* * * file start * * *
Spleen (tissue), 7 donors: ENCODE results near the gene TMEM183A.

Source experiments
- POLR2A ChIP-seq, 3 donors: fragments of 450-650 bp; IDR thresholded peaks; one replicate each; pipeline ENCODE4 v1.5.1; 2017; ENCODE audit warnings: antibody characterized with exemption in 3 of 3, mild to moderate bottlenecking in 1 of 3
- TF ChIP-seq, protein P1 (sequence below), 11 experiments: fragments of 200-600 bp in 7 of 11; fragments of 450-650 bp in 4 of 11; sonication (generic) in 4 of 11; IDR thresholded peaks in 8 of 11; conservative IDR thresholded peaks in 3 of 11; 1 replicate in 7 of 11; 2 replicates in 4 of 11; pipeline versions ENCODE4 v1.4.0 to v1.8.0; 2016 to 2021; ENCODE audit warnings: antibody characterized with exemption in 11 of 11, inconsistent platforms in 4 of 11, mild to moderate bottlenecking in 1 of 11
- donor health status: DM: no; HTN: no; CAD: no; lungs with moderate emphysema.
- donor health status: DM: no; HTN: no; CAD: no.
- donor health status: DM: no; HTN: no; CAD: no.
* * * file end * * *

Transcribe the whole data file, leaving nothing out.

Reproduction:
Spleen (tissue), 7 donors: ENCODE results near the gene TMEM183A.

Source experiments
- POLR2A ChIP-seq, 3 donors: fragments of 450-650 bp; IDR thresholded peaks; one replicate each; pipeline ENCODE4 v1.5.1; 2017; ENCODE audit warnings: antibody characterized with exemption in 3 of 3, mild to moderate bottlenecking in 1 of 3
- TF ChIP-seq, protein P1 (sequence below), 11 experiments: fragments of 200-600 bp in 7 of 11; fragments of 450-650 bp in 4 of 11; sonication (generic) in 4 of 11; IDR thresholded peaks in 8 of 11; conservative IDR thresholded peaks in 3 of 11; 1 replicate in 7 of 11; 2 replicates in 4 of 11; pipeline versions ENCODE4 v1.4.0 to v1.8.0; 2016 to 2021; ENCODE audit warnings: antibody characterized with exemption in 11 of 11, inconsistent platforms in 4 of 11, mild to moderate bottlenecking in 1 of 11
- donor health status: DM: no; HTN: no; CAD: no; lungs with moderate emphysema.
- donor health status: DM: no; HTN: no; CAD: no.
- donor health status: DM: no; HTN: no; CAD: no.